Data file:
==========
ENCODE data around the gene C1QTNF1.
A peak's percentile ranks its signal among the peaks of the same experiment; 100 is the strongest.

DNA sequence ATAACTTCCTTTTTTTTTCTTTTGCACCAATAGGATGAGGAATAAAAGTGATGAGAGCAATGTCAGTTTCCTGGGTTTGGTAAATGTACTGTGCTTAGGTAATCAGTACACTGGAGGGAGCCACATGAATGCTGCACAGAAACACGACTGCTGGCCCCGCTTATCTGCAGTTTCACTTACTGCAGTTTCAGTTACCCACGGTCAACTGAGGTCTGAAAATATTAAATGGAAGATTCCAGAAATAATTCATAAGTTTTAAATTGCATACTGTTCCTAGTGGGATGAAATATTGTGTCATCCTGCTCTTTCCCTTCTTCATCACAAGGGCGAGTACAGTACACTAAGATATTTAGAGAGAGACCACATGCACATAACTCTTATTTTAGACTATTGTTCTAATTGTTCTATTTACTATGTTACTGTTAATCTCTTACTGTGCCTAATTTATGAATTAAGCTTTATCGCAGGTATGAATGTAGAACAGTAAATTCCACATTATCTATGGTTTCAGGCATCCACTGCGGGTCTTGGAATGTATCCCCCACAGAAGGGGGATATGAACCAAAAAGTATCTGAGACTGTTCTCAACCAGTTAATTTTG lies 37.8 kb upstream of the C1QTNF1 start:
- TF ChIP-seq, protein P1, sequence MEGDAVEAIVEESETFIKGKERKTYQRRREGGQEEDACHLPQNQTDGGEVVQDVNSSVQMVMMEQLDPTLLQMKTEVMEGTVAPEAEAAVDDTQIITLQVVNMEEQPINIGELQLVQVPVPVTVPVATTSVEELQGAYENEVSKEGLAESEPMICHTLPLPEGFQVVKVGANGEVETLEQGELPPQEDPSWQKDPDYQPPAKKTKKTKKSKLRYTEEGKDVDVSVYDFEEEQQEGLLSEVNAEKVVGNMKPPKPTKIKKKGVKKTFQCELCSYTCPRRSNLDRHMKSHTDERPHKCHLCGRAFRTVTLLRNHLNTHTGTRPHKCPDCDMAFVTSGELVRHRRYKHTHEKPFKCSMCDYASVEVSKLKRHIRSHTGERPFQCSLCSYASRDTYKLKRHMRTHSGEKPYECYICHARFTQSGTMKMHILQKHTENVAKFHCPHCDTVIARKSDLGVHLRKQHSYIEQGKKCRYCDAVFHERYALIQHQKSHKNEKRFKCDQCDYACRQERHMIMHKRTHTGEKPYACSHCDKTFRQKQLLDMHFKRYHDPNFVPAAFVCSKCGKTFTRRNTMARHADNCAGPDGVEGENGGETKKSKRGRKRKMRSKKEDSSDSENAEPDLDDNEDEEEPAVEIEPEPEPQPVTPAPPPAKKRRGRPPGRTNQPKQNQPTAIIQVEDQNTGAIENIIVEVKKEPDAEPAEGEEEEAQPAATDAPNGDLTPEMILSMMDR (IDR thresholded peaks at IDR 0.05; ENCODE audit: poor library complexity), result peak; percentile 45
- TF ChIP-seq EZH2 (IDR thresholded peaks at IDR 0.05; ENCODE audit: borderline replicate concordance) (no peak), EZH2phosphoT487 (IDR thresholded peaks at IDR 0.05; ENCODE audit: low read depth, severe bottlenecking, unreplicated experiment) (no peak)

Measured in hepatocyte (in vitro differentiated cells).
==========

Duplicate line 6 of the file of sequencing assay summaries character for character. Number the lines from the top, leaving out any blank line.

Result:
Measured in hepatocyte (in vitro differentiated cells).